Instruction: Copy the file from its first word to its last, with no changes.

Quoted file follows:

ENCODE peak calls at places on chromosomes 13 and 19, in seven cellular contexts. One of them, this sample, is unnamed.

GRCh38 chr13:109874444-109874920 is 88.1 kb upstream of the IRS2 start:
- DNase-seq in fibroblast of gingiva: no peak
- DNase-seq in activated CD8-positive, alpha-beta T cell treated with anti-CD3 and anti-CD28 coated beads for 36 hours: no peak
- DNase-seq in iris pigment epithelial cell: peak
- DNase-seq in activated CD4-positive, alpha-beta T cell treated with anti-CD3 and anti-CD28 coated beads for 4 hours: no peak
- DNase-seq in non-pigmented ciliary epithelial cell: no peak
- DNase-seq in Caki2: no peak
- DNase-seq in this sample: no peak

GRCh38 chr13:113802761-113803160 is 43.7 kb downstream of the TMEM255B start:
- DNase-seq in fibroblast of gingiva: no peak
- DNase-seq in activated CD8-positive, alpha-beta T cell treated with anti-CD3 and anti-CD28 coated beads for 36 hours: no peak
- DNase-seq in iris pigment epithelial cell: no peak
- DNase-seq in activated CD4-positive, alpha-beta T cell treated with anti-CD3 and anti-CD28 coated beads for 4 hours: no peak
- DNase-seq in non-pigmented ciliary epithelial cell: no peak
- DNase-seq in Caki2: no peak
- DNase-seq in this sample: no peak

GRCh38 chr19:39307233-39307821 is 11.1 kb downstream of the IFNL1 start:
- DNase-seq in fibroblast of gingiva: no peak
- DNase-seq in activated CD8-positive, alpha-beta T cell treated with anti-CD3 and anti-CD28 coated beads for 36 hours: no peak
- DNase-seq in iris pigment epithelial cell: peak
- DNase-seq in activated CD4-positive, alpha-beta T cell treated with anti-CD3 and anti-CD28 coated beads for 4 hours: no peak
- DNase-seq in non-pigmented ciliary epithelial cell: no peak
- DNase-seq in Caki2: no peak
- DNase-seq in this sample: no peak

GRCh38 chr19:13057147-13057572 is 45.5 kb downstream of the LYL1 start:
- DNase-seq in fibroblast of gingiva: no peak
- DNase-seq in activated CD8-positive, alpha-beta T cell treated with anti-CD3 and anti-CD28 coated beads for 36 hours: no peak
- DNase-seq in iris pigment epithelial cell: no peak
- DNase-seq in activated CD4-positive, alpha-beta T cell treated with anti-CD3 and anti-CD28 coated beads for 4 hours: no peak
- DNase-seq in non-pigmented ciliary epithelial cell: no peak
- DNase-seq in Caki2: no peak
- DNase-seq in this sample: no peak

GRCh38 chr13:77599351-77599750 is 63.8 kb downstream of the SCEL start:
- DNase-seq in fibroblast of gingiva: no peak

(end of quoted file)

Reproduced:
ENCODE peak calls at places on chromosomes 13 and 19, in seven cellular contexts. One of them, this sample, is unnamed.

GRCh38 chr13:109874444-109874920 is 88.1 kb upstream of the IRS2 start:
- DNase-seq in fibroblast of gingiva: no peak
- DNase-seq in activated CD8-positive, alpha-beta T cell treated with anti-CD3 and anti-CD28 coated beads for 36 hours: no peak
- DNase-seq in iris pigment epithelial cell: peak
- DNase-seq in activated CD4-positive, alpha-beta T cell treated with anti-CD3 and anti-CD28 coated beads for 4 hours: no peak
- DNase-seq in non-pigmented ciliary epithelial cell: no peak
- DNase-seq in Caki2: no peak
- DNase-seq in this sample: no peak

GRCh38 chr13:113802761-113803160 is 43.7 kb downstream of the TMEM255B start:
- DNase-seq in fibroblast of gingiva: no peak
- DNase-seq in activated CD8-positive, alpha-beta T cell treated with anti-CD3 and anti-CD28 coated beads for 36 hours: no peak
- DNase-seq in iris pigment epithelial cell: no peak
- DNase-seq in activated CD4-positive, alpha-beta T cell treated with anti-CD3 and anti-CD28 coated beads for 4 hours: no peak
- DNase-seq in non-pigmented ciliary epithelial cell: no peak
- DNase-seq in Caki2: no peak
- DNase-seq in this sample: no peak

GRCh38 chr19:39307233-39307821 is 11.1 kb downstream of the IFNL1 start:
- DNase-seq in fibroblast of gingiva: no peak
- DNase-seq in activated CD8-positive, alpha-beta T cell treated with anti-CD3 and anti-CD28 coated beads for 36 hours: no peak
- DNase-seq in iris pigment epithelial cell: peak
- DNase-seq in activated CD4-positive, alpha-beta T cell treated with anti-CD3 and anti-CD28 coated beads for 4 hours: no peak
- DNase-seq in non-pigmented ciliary epithelial cell: no peak
- DNase-seq in Caki2: no peak
- DNase-seq in this sample: no peak

GRCh38 chr19:13057147-13057572 is 45.5 kb downstream of the LYL1 start:
- DNase-seq in fibroblast of gingiva: no peak
- DNase-seq in activated CD8-positive, alpha-beta T cell treated with anti-CD3 and anti-CD28 coated beads for 36 hours: no peak
- DNase-seq in iris pigment epithelial cell: no peak
- DNase-seq in activated CD4-positive, alpha-beta T cell treated with anti-CD3 and anti-CD28 coated beads for 4 hours: no peak
- DNase-seq in non-pigmented ciliary epithelial cell: no peak
- DNase-seq in Caki2: no peak
- DNase-seq in this sample: no peak

GRCh38 chr13:77599351-77599750 is 63.8 kb downstream of the SCEL start:
- DNase-seq in fibroblast of gingiva: no peak